• Consolidated bioprocessing (CBP) by anaerobes, such as Clostridium thermocellum, which combine enzyme production, hydrolysis, and fermentation are promising alternatives to historical economic challenges of using fungal enzymes for biological conversion of lignocellulosic biomass. However, limited research has integrated CBP with real pretreated biomass, and understanding how pretreatment impacts subsequent deconstruction by CBP vs. fungal enzymes can provide valuable insights into CBP and suggest other novel biomass deconstruction strategies. This study focused on determining the effect of pretreatment by dilute sulfuric acid alone (DA) and with tetrahydrofuran (THF) addition via co-solvent-enhanced lignocellulosic fractionation (CELF) on deconstruction of corn stover and Populusmore » with much different recalcitrance by C. thermocellum vs. fungal enzymes and changes in pretreated biomass related to these differences.« less
  • Consolidated bioprocessing (CBP) by anaerobes, such as Clostridium thermocellum, which combine enzyme production, hydrolysis, and fermentation are promising alternatives to historical economic challenges of using fungal enzymes for biological conversion of lignocellulosic biomass. However, limited research has integrated CBP with real pretreated biomass, and understanding how pretreatment impacts subsequent deconstruction by CBP vs. fungal enzymes can provide valuable insights into CBP and suggest other novel biomass deconstruction strategies. This study focused on determining the effect of pretreatment by dilute sulfuric acid alone (DA) and with tetrahydrofuran (THF) addition via co-solvent-enhanced lignocellulosic fractionation (CELF) on deconstruction of corn stover and Populusmore » with much different recalcitrance by C. thermocellum vs. fungal enzymes and changes in pretreated biomass related to these differences.« less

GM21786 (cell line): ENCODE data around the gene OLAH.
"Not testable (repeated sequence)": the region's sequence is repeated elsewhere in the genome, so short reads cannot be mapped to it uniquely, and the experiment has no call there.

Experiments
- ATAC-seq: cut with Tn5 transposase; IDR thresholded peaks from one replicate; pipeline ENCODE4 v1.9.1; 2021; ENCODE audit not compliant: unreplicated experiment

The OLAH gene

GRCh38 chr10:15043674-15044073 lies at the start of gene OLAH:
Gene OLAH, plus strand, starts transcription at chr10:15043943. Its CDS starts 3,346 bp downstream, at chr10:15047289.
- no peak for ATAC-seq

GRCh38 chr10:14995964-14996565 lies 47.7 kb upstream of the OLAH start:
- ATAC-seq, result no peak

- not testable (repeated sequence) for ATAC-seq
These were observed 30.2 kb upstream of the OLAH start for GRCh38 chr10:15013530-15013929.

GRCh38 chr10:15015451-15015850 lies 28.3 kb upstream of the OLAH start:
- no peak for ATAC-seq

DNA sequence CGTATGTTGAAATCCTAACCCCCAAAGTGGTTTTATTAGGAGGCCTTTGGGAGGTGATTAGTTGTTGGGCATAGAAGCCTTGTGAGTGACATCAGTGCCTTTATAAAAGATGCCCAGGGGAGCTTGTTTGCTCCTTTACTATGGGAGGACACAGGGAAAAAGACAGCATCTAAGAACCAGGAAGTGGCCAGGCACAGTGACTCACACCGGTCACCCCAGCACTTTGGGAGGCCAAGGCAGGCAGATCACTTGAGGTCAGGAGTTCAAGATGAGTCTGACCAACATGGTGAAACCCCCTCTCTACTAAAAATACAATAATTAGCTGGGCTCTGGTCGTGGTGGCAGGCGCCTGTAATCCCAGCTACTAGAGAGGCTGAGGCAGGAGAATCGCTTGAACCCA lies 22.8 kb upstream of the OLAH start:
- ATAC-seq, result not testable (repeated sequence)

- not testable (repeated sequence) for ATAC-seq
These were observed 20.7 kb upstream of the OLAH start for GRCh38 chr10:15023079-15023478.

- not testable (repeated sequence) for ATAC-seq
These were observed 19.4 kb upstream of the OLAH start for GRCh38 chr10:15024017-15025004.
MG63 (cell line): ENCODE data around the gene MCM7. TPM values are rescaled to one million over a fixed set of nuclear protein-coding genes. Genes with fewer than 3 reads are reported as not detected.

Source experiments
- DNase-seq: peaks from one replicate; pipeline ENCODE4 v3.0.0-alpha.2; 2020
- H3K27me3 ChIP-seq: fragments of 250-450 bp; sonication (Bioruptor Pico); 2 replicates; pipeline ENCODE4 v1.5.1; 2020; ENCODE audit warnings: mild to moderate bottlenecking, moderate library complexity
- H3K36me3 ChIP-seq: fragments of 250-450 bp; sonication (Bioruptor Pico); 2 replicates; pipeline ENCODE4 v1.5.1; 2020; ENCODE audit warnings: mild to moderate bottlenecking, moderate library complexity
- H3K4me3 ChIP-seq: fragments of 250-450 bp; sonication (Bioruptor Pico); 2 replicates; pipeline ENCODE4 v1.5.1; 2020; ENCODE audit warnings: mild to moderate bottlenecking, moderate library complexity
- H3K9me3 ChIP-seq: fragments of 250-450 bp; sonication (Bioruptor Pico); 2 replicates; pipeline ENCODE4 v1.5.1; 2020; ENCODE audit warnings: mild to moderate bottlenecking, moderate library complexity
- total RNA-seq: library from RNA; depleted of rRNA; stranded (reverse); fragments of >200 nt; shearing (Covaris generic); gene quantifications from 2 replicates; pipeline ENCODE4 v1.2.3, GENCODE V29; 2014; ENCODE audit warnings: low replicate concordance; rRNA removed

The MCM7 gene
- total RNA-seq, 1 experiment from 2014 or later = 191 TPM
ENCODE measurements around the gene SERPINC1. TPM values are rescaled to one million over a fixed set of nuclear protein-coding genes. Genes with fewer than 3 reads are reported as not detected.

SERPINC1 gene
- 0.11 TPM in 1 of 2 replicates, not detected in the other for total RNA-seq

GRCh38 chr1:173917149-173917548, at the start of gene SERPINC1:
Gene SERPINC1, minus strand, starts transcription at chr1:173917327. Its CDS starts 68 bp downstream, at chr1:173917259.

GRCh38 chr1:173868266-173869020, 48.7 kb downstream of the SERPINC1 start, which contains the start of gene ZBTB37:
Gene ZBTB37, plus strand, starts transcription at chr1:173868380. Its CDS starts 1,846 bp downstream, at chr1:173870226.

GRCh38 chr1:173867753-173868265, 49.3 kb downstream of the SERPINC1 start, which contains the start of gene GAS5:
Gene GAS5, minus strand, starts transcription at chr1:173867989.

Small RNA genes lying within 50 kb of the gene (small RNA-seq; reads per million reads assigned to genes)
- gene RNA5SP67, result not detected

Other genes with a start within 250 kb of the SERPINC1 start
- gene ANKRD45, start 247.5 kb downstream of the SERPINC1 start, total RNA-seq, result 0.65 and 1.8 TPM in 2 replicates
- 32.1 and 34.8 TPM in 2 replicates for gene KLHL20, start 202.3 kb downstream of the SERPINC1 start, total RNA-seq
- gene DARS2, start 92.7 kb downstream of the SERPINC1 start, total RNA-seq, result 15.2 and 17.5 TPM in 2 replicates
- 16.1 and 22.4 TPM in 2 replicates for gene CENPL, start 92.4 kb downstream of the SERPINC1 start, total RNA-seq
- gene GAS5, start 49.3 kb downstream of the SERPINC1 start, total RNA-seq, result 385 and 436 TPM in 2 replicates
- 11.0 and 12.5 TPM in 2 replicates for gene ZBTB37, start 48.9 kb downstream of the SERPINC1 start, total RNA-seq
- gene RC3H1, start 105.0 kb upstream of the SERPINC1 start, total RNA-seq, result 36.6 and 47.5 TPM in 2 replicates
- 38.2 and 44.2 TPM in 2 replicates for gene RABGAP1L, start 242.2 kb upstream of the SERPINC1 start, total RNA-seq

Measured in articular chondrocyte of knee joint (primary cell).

• Selective solvation of xylan by water in the THF–Water miscibility gap allows tunable solubilization.
  • Xylose, Xylan, Hemicellulose, CELF, THF, Co-solvent, Pretreatment, Biomass ABSTRACT: Xylan is an important polysaccharide found in the hemicellulose fraction of lignocellulosic biomass that can be hydrolysed to xylose and further dehydrated to the furfural, an important renewable platform fuel precursor. Here, pairing molecular simulation and experimental evidences, we reveal how the unique temperature-dependent phase behaviour of water-tetrahydrofuran (THF) co-solvent can delay xylan solubilization to synergistically improve catalytic co-processing of biomass to furfural and 5-HMF. Our results indicate, based on polymer correlations between polymer conformational behaviour and solvent quality, that both co-solvent and aqueous environments serve as ‘good’ solvents for xylan.more » Interestingly, the simulations also revealed that unlike other cell-wall components (i.e., lignin and cellulose), the make-up of the solvation shell of xylan in THF-water is dependent on the temperature-phase behaviour. At temperatures between 333K and 418K, THF and water become immiscible, and THF is evacuated from the solvation shell of xylan, while above and below this temperature range, THF and water are both present in the polysaccharide’s solvation shell. This suggested that the solubilization of xylan in THF-water may be similar to aqueous-only solutions at temperatures between 333K and 418K and different outside this range. Experimental reactions on beachwood xylan corroborate this hypothesis by demonstrating 2-fold reduction of xylan solubilization in THF-water within a miscible temperature regime (445K) and unchanged solubilization within an immiscible regime (400K). Translating this phase-dependent behaviour to processing of maple wood chips, we demonstrate how the weaker xylan solvation in THF-water under miscible conditions can delay furfural production from xylose, allowing 5-HMF production from cellulose to “catch-up” such that their high yield production from biomass can be synergized in a single pot reaction.« less